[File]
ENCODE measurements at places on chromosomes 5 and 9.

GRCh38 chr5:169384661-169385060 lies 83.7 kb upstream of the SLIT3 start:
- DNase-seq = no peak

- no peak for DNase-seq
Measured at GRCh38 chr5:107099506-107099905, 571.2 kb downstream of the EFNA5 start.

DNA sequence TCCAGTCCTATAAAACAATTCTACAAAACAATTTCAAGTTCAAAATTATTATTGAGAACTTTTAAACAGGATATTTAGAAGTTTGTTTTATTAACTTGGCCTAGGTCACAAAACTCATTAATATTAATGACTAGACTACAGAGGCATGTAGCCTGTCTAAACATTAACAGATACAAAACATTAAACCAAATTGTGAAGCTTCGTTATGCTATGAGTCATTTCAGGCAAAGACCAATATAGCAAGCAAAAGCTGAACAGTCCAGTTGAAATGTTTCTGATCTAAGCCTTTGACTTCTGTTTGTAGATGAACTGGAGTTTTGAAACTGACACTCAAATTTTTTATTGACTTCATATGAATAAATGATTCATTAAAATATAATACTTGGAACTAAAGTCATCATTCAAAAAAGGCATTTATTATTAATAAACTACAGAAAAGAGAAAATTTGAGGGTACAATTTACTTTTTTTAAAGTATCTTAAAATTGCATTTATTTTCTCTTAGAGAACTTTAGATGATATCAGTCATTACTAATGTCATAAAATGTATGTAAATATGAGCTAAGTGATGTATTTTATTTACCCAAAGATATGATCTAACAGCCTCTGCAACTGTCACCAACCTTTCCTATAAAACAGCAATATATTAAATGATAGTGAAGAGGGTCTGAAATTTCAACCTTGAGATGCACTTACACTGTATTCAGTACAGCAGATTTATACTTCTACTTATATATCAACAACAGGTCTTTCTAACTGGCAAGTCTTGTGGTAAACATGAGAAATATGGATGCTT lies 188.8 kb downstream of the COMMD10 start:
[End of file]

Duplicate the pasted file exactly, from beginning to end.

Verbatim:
ENCODE measurements at places on chromosomes 5 and 9.

GRCh38 chr5:169384661-169385060 lies 83.7 kb upstream of the SLIT3 start:
- DNase-seq = no peak

- no peak for DNase-seq
Measured at GRCh38 chr5:107099506-107099905, 571.2 kb downstream of the EFNA5 start.

DNA sequence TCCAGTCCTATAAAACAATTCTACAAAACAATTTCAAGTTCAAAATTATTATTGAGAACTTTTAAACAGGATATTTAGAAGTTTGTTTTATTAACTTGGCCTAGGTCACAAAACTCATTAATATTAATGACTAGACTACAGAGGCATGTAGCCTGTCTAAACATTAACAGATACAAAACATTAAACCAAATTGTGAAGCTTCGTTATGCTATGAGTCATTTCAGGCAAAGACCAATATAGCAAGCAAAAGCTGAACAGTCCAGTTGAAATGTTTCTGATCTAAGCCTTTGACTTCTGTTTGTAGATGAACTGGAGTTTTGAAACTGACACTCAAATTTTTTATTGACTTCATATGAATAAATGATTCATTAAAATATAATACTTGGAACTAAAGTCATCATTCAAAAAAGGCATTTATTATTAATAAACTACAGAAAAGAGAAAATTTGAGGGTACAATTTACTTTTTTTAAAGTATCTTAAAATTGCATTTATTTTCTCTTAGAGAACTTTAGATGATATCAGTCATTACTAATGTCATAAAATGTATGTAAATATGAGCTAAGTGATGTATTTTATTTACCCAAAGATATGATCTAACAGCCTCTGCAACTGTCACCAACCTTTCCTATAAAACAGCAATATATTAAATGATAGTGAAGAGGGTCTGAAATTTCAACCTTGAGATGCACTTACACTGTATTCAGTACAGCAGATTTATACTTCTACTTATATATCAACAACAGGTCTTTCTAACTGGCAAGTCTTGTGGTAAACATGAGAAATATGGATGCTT lies 188.8 kb downstream of the COMMD10 start: